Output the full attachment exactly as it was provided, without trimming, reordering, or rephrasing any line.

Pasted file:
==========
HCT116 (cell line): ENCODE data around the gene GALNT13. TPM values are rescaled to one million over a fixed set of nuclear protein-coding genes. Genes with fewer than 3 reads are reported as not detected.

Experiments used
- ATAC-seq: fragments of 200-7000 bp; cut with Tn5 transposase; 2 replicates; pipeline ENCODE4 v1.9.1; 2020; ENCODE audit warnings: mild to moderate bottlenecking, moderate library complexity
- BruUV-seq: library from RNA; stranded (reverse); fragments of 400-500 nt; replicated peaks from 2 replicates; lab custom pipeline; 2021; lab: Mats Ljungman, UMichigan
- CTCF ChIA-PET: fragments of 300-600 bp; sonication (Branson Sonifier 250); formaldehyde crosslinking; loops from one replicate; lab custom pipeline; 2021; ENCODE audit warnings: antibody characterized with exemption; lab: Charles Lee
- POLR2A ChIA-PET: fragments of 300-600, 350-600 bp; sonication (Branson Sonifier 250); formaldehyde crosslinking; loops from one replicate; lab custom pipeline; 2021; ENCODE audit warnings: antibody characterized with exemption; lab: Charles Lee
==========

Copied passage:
HCT116 (cell line): ENCODE data around the gene GALNT13. TPM values are rescaled to one million over a fixed set of nuclear protein-coding genes. Genes with fewer than 3 reads are reported as not detected.

Experiments used
- ATAC-seq: fragments of 200-7000 bp; cut with Tn5 transposase; 2 replicates; pipeline ENCODE4 v1.9.1; 2020; ENCODE audit warnings: mild to moderate bottlenecking, moderate library complexity
- BruUV-seq: library from RNA; stranded (reverse); fragments of 400-500 nt; replicated peaks from 2 replicates; lab custom pipeline; 2021; lab: Mats Ljungman, UMichigan
- CTCF ChIA-PET: fragments of 300-600 bp; sonication (Branson Sonifier 250); formaldehyde crosslinking; loops from one replicate; lab custom pipeline; 2021; ENCODE audit warnings: antibody characterized with exemption; lab: Charles Lee
- POLR2A ChIA-PET: fragments of 300-600, 350-600 bp; sonication (Branson Sonifier 250); formaldehyde crosslinking; loops from one replicate; lab custom pipeline; 2021; ENCODE audit warnings: antibody characterized with exemption; lab: Charles Lee